Craig Hinkley, joined the Alliance during his first leadership role six years ago. “The Alliance intrigued me because I knew I was at least aware enough to know that as a first-time CEO I would need the support of other CEOs as I navigated the path,” says Hinkley, who is currently the CEO of NTT Application Security, a global technology and business solutions provider.

“I remember from my first meeting feeling incredibly welcomed, but also this sense of being at home,” he says. “The openness of my group and the directness and candor in which they communicated, interacted, discussed, debated ideas was fascinating to me. It was one of those things where you kind of looked around and thought, I want this.”

That openness helped Hinkley during a critical moment in his career as a leader. “There was a point, maybe a year into my time with the Alliance, where I asked my group for feedback on my leadership style,” he says. “Because I had built a relationship with them, they were able to give me the cold, hard truth of what some of my strengths were, but just as importantly, what they observed as potentially some of the weaknesses that were holding me back from being a more effective leader. It was invaluable to me, because it gave me objective evidence and insights that I would not have necessarily gotten from my leadership team.”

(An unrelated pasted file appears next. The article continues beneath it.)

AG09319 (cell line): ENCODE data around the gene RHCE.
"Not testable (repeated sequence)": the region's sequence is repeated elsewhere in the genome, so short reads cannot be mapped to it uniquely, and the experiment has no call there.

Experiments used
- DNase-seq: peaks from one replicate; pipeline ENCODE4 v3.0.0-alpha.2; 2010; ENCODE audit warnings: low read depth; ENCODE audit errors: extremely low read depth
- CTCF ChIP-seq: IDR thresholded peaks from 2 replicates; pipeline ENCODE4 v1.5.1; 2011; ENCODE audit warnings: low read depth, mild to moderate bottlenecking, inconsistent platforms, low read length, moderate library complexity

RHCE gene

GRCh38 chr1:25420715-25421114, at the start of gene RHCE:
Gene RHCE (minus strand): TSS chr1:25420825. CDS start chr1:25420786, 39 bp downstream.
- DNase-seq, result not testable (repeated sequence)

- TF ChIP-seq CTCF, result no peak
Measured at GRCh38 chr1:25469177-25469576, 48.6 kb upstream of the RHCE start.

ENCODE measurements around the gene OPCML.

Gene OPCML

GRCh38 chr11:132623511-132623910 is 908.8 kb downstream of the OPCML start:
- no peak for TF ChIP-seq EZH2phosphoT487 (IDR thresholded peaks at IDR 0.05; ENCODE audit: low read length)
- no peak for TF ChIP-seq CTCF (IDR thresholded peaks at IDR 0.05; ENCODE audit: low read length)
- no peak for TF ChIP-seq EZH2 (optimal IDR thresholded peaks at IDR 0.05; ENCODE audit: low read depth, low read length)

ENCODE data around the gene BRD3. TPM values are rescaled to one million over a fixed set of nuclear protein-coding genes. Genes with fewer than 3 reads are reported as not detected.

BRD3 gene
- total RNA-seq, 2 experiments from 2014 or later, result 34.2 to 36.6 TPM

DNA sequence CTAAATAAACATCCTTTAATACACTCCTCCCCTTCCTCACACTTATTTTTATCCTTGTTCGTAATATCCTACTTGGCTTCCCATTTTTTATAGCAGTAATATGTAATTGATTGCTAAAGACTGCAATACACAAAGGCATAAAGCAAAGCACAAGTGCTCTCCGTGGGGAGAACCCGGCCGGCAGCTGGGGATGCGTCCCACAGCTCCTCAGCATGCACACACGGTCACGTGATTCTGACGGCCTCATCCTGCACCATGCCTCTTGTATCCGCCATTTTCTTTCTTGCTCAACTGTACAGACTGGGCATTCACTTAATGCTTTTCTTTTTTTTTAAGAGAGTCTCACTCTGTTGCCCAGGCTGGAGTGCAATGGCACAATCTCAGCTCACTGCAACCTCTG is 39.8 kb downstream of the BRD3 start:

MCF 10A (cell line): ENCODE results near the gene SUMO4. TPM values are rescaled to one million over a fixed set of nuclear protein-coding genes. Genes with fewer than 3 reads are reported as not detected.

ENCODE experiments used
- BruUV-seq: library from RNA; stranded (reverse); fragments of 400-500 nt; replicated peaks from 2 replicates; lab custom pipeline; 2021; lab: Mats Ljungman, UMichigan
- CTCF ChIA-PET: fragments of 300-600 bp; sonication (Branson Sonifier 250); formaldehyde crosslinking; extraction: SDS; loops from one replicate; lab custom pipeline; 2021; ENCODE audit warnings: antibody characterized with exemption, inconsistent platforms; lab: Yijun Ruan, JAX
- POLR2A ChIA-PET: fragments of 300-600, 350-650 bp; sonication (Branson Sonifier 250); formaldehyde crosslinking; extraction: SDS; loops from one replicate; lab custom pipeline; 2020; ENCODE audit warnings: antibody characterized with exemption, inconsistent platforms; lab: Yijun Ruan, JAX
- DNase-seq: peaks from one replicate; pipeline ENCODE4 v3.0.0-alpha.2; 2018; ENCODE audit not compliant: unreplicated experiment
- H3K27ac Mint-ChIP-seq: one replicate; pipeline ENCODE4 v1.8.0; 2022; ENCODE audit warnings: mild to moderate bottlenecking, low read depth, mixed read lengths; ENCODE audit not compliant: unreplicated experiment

Today, the Alliance is “a core part of my leadership DNA,” Hinkley says. “I know I can put any issue on the table and I’m going to get unbiased, great, thoughtful, intelligent, diverse perspectives and potential suggestions for ways to handle a situation that I know I would not have been able to create on my own.”

Ted Elliott, CEO and Alliance member since 2012, credits the Alliance’s transition to Zoom meetings to continuing engagement at Alliance meetings during the pandemic. “We’re all seeking that direct connection — but it’s OK that people are not meeting in person,” says Elliott, whose company, Copado, is a provider of a DevOps solution for Salesforce. “It was really helpful at the beginning at COVID. And the polling the Alliance did about where people think the market is going gave us a pretty good sense of what the business climate was and when it was coming back. It was a really unique piece of intelligence.”